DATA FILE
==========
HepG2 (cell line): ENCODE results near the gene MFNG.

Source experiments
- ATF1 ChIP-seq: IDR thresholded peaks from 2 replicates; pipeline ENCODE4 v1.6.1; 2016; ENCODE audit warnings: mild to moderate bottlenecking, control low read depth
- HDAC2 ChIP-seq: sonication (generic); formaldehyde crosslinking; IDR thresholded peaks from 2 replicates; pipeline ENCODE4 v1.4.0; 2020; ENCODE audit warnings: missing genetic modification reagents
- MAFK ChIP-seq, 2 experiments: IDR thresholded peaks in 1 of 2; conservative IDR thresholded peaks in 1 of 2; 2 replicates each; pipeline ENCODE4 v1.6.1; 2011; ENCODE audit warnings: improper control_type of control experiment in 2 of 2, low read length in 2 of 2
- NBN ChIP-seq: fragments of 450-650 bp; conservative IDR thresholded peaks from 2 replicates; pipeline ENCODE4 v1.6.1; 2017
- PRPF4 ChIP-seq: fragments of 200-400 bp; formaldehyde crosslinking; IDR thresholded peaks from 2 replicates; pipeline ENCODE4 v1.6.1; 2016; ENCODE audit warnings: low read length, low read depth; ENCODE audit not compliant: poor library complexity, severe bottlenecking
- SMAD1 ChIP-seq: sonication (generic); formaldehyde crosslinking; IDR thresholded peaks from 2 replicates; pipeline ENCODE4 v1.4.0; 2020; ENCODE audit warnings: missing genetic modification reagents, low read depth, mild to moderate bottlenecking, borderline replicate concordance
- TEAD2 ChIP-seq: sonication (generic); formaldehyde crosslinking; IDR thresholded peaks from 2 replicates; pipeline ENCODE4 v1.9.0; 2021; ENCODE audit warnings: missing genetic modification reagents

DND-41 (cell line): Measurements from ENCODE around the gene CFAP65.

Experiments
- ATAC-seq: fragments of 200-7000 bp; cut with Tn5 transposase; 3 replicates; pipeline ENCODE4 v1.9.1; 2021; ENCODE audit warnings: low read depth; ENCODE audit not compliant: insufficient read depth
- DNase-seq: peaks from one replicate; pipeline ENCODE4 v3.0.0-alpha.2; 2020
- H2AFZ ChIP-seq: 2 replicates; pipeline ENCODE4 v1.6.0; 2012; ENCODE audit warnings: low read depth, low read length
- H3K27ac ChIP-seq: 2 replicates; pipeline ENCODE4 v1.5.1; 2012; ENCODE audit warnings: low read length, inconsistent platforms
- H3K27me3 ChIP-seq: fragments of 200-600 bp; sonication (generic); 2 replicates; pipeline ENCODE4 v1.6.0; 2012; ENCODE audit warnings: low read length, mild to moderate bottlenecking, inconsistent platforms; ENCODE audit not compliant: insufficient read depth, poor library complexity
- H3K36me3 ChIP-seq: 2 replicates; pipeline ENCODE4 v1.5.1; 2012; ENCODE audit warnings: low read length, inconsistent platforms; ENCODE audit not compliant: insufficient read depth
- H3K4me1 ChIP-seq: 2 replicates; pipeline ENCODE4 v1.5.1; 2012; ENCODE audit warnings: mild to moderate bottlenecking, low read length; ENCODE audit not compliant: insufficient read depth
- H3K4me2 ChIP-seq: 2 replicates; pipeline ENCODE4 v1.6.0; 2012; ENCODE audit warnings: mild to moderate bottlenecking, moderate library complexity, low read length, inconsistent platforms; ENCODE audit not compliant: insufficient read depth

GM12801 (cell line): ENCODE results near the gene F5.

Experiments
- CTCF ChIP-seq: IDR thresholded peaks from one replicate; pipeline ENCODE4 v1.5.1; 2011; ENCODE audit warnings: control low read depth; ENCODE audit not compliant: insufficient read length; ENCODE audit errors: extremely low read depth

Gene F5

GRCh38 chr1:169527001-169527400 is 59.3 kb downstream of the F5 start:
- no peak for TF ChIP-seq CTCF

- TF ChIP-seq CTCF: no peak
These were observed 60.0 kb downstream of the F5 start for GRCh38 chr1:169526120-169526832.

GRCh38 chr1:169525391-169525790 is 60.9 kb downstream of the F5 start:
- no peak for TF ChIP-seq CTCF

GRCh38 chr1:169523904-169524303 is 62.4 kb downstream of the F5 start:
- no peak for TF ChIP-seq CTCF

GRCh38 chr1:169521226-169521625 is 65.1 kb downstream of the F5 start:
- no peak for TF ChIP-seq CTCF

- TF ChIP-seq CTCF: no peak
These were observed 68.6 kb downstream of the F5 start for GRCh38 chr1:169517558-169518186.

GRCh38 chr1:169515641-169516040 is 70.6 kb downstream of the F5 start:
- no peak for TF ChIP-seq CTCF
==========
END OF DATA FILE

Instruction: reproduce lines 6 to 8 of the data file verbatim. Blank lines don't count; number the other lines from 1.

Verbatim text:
- NBN ChIP-seq: fragments of 450-650 bp; conservative IDR thresholded peaks from 2 replicates; pipeline ENCODE4 v1.6.1; 2017
- PRPF4 ChIP-seq: fragments of 200-400 bp; formaldehyde crosslinking; IDR thresholded peaks from 2 replicates; pipeline ENCODE4 v1.6.1; 2016; ENCODE audit warnings: low read length, low read depth; ENCODE audit not compliant: poor library complexity, severe bottlenecking
- SMAD1 ChIP-seq: sonication (generic); formaldehyde crosslinking; IDR thresholded peaks from 2 replicates; pipeline ENCODE4 v1.4.0; 2020; ENCODE audit warnings: missing genetic modification reagents, low read depth, mild to moderate bottlenecking, borderline replicate concordance